DUBAI Jan 25, 2007 (Dow Jones Newswires)
Saudi Arabian Oil Co., the world's largest oil company by production, is expected to award by the end of January an estimated $1 billion contract to Belgium dredging contractor Jan De Nul to help it develop the 900,000 barrel-a-day Manifa offshore oil field.
The Belgium company, which in 2005 had a turnover of almost 800 million euros ($1.04 billion), is preparing for the "contract to be signed next week," a Jan De Nul official told Dow Jones Newswires Thursday.
Saudi Aramco wasn't immediately available to comment when contacted by Dow Jones on the expected awarding of the contract, the first construction contract to be signed on the Manifa project.
Under the contract, Jan De Nul will carry out dredging works in the Persian Gulf to build "drilling islands and a causeway to provide access for drilling of wells," according to Aramco documents seen by Dow Jones.
The 41-kilometer causeway, which is scheduled to be completed in December 2009, will provide Aramco with a direct link from the coast to shallow-water offshore platforms. The project is part of the estimated $10 billion Manifa development program, Aramco's largest-ever offshore project and aims to add 900,000 b/d of Arabian Heavy crude production by mid-2011, according to the documents.
Persian Gulf oil producers are spending income generated from three years of high oil prices on expanding and upgrading their crude oil production capacity to meet rising global demand, in particular from fast-growing Asian economies such as China and India.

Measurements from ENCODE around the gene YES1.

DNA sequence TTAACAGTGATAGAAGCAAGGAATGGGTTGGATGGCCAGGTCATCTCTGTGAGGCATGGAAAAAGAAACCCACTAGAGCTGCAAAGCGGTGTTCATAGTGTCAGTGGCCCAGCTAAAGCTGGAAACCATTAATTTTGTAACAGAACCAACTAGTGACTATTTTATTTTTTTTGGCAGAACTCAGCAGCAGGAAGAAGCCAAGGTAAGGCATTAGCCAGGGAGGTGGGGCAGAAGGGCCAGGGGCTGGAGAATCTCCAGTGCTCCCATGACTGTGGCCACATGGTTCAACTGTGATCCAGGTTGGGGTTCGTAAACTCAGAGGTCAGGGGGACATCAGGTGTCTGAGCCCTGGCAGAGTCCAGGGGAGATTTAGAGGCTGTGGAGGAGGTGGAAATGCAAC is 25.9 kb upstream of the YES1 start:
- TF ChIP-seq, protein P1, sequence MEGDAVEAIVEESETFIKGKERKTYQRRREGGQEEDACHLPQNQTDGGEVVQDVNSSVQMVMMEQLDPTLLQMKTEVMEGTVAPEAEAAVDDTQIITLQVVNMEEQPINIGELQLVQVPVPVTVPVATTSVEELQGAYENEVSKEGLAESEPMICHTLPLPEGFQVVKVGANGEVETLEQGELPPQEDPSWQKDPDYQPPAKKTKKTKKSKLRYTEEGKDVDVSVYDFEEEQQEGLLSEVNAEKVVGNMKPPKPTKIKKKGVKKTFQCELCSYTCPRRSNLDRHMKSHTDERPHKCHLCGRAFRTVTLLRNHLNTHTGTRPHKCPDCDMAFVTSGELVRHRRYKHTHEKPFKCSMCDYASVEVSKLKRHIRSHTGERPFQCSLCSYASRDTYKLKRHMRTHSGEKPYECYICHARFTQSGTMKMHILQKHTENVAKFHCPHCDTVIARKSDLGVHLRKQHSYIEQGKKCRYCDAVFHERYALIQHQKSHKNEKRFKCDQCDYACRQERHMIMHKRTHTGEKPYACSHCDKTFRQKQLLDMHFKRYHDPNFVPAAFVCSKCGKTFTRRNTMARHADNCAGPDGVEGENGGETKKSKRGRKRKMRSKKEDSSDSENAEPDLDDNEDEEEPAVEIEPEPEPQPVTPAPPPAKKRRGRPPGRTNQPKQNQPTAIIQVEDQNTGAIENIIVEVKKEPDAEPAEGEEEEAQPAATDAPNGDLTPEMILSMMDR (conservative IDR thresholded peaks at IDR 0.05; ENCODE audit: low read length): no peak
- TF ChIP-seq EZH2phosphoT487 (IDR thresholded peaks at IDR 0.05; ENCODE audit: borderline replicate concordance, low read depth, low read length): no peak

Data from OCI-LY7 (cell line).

The Manifa program will support Saudi Arabia's plan to raise production capacity beyond the 12.5 million b/d targeted by 2010 from just above 11 million b/d now.
Apart from the Manifa causeway, Aramco will also award contracts for the construction of central processing facilities, which - in addition to processing the crude - will process 120 million cubic feet of associated sour gas and 50,000 b/d of condensate, the documents say.
The Arabian Heavy crude will be exported from Aramco's Al-Juaymah and Ras Tanura terminals, also located in the country's east, while the gas and the condensate will be processed at the Khursaniyah gas plant, which will be expanded as part of the Manifa program.
The scheme also involves the construction of four pipelines and a water supply system.
Aramco will inject about 1.35 million b/d of aquifer water to maintain the field's pressure, the documents say.
The Dhahran-based company is going ahead with the project despite a steep decline in oil prices over the past seven months, which has seen benchmark crude futures in New York dropping by almost a third since a record $78.40 a barrel last July and by 10% since the beginning of the year.
Copyright (c) 2007 Dow Jones & Company, Inc.
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